4. A preventative spray program of Quadris Top alternated with Bravo Weather Stik will be initiated 3-4 weeks following transplanting.

5. Sustainable pesticides will be selected and applied as needed.

Water Quality:

1. Water (120 ml, 5 replications) will be collected and evaluated for coliforms and generic E. coli throughout the production period (beginning, early, late and end of season).

2. The following parameters will be measured at each sampling:

a. pH

b. oxidation reduction potential (ORP)

c. temperature

Data Collection:

1. Water quality (see above).

2. Disease presence, incidence and severity will be measured from seeding through to the last harvest date. The total number of plants per plot with disease symptoms will be counted. Foliar disease symptoms will be rated on a scale of 0-100%. Fruit will be evaluated for diseases, sorted, counted and weighed at each harvest.

3. Plant vigor and size will be noted at first harvest. Average plant height will be recorded and plant foliage will be given a visual rating of 0-5 (0 being dead and 5 full and dark green foliage).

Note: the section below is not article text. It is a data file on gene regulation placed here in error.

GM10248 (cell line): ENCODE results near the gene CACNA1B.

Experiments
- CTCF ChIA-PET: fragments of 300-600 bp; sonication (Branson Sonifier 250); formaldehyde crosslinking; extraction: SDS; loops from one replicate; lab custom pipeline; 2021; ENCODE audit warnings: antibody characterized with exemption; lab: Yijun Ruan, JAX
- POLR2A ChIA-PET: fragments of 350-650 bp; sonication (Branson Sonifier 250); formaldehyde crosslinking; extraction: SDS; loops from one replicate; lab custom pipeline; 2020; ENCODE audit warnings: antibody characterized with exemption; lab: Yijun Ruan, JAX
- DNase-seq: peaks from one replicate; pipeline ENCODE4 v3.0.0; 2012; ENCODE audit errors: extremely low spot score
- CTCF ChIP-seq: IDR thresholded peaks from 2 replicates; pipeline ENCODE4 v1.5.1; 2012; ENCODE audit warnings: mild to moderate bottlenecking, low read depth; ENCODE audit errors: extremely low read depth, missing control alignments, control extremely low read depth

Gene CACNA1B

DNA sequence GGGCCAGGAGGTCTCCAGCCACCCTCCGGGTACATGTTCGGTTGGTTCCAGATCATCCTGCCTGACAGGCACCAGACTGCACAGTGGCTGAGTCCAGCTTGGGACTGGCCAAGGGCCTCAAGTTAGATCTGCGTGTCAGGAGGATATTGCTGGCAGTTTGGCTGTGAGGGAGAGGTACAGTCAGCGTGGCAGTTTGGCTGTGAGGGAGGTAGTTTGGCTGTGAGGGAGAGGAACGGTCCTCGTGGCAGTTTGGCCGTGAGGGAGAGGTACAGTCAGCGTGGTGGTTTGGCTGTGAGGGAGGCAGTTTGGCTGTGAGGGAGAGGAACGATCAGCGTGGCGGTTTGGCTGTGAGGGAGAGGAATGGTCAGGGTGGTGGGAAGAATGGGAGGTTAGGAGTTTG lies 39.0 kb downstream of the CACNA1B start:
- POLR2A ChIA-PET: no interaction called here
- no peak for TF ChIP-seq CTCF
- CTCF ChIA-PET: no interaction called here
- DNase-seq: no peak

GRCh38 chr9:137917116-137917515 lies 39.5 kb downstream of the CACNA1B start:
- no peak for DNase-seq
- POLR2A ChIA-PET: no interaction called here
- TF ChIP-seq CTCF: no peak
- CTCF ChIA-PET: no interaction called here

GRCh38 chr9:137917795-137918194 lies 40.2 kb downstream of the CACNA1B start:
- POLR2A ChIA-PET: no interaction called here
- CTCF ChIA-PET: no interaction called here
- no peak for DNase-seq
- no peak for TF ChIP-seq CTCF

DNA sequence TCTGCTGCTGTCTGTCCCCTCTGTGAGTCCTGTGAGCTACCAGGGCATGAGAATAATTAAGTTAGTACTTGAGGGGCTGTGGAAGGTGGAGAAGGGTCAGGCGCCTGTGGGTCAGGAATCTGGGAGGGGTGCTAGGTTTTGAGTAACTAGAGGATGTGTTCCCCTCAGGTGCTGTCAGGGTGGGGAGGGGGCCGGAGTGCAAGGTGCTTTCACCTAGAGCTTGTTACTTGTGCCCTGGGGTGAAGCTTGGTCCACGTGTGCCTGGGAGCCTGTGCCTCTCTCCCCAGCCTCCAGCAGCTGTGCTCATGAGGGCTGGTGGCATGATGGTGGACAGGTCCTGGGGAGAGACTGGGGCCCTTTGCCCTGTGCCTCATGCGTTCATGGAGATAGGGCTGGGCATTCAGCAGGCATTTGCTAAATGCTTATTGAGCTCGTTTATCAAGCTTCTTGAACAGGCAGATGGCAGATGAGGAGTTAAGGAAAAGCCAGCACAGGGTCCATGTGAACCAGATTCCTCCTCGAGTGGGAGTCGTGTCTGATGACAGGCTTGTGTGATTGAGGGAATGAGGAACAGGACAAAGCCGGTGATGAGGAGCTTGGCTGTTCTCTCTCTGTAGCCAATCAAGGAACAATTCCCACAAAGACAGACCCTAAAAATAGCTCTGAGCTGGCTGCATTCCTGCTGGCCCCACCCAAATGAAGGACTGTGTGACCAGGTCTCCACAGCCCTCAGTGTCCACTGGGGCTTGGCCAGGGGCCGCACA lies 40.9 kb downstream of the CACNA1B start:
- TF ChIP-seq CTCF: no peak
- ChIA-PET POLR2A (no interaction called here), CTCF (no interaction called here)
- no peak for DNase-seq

4. Yield will be measured by harvesting at breaker stage on a weekly basis for 5 weeks. The total number and weight of fruit per plot will be recorded.

5. The marketable yield (based on USDA standards) will be determined by separating the marketable fruit from total harvest.

6. Earliness will be determined by weights of marketable fruit from the first three harvests.

7. Yield evaluation will be made on early and total marketable yield per plant.

Dissemination of results: Data will be analyzed and presented in charts, tables or other appropriate forms for presentation at field days. The data will be presented at the annual Louisiana Fruit and Vegetable Field Days at the Burden Museum and Gardens. Out-field tests will be used at field days arranged by the local county agents and LCES personnel involved. This entire trial will be replicated in the spring 2014 and spring 2015 seasons. Final results will be prepared in such a way to be published in Hort Technology or comparable refereed journal.